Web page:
The report, which authored by University of Toronto law professor Jeffrey MacIntosh (who also serves as a director of CNSX Markets Inc., the owner of the Pure trading platform), reviews some of the existing empirical research on the impact of HFT, and concludes that HFT enhances market quality. “It lowers bid/ask spreads, reduces volatility, improves short-term price discovery, and creates competitive pressures that reduce broker commissions,” it says. The report aims to rebut criticism of HFT, including the claim that it contributes to market fragility (and was to blame for the “flash crash” in May 2010, specifically); and that it disadvantages other sorts of traders. In fact, it argues, “retail traders have realized a net gain from the presence of HF traders in the world’s capital markets.” Following this conclusion, the report calls on regulators not to intervene to prevent HFT. In particular, it says that they should not interfere with the maker/taker pricing models used by exchanges to attract HFT. The report says that the Investment Industry Regulatory Organization of Canada (IIROC) should scrap its fee model that charges for message traffic, and return to charging based on trading volume; that rules against trading amid “locked markets” should be abolished; and, that routing to different trade venues be randomized to enhance the ability of smaller, upstart markets to compete. The report also says that regulators should maintain the order protection rule, which they adopted to prevent “trade throughs” in the market. “To prevent abusive trading practices, protect client interests, and create a level playing field among different trading venues, policymakers should defend the consolidated order book by maintaining and policing the order protection rule and minimizing the leakage of trading from the ‘lit’ markets to ‘dark pools’,” it says. Additionally, it recommends that regulators focus on using circuit breakers to prevent the recurrence of “flash crash” type events. The report comes as the regulators are considering many of these market structure issues amid a proposal from Aequitas Innovations Inc. (a new firm founded by a handful of buy- and sell-side firms) to create a new exchange that would attempt to curtail predatory HFT, among other goals. IIROC is also currently engaged in a large, independent study of the HFT phenomenon in Canadian markets, known as its High-Order-to Trade (HOT) study. That research has yet to reach any definitive conclusions on the impact of HFT on market quality. And, earlier this week, the U.S. Securities and Exchange Commission (SEC) launched a new website designed to help inform the debate over equity market structure by providing public access to the latest in data and research in U.S. markets, which are grappling with many of the same issues. Facebook LinkedIn Twitter Related news Aequitas gets OSC recognition James Langton University of Michigan to end early release of confidence data High-frequency trading (HFT) enhances market quality, and benefits other traders, both retail and institutional, claims a new report from the C.D. Howe Institute. The report calls on regulators to resist the urge to curb HFT, and recommends rule changes to encourage its use. Keywords High frequency trading Share this article and your comments with peers on social media TSX to introduce new long-life order read more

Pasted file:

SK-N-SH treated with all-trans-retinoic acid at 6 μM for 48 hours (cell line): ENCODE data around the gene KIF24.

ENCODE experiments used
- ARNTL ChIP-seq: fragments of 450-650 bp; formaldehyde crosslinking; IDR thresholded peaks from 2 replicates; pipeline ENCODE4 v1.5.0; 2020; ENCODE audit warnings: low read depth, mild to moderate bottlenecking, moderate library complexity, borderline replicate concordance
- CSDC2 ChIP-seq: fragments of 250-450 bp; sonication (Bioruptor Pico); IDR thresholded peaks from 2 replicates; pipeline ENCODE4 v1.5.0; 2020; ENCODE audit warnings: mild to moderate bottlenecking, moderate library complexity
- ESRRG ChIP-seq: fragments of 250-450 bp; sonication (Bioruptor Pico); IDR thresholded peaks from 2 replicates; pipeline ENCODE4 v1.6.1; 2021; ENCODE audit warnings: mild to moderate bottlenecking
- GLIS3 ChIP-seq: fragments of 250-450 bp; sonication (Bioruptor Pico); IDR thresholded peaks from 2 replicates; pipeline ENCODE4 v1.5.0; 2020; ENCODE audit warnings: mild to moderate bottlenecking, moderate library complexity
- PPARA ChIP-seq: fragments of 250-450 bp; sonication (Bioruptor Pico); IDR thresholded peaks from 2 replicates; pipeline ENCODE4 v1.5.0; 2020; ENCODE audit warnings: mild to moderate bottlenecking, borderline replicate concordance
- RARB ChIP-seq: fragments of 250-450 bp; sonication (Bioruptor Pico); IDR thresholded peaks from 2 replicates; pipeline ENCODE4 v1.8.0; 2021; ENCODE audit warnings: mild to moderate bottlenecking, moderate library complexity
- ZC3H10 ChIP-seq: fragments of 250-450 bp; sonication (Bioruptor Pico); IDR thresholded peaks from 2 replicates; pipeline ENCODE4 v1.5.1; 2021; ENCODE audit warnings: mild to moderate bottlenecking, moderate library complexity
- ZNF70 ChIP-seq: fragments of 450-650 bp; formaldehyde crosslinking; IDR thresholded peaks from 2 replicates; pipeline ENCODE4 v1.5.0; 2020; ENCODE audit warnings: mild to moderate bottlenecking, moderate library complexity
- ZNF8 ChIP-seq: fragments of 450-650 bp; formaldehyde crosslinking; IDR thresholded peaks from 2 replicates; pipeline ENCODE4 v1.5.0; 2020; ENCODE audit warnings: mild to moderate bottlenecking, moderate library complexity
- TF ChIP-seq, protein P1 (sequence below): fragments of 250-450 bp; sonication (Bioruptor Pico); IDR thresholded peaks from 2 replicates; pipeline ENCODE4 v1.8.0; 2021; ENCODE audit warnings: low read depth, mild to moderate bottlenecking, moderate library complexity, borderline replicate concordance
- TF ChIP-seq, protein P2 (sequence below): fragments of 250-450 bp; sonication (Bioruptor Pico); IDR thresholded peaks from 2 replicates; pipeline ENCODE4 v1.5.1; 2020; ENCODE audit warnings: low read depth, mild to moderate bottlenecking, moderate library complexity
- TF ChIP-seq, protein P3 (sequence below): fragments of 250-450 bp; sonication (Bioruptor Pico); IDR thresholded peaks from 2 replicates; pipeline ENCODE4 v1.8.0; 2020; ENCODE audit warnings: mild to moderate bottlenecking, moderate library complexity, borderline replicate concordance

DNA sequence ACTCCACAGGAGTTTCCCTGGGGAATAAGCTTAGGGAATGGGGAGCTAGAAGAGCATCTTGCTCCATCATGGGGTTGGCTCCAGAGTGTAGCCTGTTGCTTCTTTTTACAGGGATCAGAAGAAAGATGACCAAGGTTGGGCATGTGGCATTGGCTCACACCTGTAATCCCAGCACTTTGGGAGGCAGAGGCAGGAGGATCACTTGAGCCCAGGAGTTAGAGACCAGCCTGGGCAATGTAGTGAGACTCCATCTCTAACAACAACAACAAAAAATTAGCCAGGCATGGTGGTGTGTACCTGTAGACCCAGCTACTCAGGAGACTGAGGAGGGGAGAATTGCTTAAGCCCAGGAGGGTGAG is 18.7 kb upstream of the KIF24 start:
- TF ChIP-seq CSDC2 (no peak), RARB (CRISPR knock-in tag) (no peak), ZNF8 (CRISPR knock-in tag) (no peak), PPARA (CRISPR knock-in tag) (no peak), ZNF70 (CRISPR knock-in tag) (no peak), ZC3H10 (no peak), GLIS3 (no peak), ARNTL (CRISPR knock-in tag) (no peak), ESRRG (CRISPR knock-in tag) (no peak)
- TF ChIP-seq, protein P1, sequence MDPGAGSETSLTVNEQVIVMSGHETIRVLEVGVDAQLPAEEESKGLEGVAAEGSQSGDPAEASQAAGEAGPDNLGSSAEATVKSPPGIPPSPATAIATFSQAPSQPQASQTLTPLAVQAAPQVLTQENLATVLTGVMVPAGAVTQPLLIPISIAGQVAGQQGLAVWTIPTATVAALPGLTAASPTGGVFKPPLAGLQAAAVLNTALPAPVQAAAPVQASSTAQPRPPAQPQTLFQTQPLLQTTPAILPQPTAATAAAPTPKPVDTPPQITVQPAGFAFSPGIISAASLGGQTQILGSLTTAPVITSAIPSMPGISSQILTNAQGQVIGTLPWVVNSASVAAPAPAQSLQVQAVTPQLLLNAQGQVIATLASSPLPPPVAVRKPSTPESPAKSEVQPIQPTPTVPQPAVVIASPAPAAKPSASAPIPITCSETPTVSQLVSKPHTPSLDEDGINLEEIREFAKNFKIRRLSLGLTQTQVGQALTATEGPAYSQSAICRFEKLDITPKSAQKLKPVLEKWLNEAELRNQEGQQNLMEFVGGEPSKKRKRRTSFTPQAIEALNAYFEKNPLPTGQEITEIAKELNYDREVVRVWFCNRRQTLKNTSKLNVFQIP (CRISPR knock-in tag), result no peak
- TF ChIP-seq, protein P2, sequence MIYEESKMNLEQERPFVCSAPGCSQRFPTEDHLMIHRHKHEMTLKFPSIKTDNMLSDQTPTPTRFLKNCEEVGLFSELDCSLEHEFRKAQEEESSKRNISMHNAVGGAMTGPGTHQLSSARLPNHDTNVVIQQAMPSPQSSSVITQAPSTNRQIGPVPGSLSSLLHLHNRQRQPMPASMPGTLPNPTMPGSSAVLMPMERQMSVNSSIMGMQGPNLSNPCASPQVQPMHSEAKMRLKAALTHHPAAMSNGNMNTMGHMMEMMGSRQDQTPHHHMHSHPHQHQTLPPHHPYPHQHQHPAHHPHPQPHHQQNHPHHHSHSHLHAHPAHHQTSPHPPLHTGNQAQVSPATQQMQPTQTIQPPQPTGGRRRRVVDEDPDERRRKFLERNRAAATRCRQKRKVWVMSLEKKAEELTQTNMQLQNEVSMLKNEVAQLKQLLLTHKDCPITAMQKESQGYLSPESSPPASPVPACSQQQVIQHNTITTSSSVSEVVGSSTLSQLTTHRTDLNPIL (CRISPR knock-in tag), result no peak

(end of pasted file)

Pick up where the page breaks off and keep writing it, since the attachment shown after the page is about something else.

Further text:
Europe stretches curbs on short-selling